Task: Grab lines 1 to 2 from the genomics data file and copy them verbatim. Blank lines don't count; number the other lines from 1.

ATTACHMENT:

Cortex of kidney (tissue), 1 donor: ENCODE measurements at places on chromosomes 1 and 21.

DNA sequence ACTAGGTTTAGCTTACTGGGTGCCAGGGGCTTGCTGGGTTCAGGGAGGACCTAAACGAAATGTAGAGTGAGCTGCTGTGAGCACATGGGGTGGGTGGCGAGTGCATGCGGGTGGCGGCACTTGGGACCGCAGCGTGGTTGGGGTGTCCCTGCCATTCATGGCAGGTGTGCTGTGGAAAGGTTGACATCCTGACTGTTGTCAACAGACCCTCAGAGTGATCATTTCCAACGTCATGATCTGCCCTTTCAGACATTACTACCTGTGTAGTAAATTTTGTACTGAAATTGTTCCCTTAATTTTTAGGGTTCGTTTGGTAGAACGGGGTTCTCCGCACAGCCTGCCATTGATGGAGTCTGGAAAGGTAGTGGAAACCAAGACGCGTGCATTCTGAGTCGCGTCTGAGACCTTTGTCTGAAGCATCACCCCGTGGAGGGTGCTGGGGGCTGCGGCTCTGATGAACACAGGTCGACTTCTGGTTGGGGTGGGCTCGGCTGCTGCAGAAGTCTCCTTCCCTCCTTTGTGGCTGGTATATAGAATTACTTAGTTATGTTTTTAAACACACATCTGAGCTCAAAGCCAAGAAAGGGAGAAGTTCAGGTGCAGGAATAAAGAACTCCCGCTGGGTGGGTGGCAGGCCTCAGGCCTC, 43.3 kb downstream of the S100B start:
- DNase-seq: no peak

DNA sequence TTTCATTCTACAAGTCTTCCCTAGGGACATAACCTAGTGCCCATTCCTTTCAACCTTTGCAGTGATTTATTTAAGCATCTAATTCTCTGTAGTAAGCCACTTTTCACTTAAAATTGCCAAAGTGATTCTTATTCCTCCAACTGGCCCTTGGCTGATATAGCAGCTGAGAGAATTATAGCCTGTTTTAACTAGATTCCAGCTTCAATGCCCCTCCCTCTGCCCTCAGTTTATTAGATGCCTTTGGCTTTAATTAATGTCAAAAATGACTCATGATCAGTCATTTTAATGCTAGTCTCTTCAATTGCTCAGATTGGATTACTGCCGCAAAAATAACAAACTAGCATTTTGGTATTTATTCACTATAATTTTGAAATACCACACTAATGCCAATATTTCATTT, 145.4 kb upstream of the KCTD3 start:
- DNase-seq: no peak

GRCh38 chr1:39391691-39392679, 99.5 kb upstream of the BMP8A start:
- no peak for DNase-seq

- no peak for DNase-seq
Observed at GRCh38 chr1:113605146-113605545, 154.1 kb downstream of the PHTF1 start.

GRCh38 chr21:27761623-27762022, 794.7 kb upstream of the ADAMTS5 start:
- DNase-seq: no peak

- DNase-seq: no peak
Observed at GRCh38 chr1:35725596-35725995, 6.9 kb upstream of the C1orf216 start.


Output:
Cortex of kidney (tissue), 1 donor: ENCODE measurements at places on chromosomes 1 and 21.

DNA sequence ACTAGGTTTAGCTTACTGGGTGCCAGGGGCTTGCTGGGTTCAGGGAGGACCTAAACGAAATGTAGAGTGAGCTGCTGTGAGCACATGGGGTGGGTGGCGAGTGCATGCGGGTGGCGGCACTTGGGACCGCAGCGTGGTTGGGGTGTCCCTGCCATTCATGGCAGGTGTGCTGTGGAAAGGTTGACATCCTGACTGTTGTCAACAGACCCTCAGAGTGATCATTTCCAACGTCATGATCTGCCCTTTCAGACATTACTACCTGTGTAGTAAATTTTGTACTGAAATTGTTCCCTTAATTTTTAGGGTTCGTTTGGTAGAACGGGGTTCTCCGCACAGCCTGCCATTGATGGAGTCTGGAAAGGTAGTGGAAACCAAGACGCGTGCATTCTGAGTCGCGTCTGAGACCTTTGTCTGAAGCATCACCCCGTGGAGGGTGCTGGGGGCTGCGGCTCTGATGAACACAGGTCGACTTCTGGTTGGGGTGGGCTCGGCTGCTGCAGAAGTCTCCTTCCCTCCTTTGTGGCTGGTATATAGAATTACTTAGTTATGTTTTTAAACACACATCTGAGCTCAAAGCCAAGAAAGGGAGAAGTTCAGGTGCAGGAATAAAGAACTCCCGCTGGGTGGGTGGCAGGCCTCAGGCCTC, 43.3 kb downstream of the S100B start: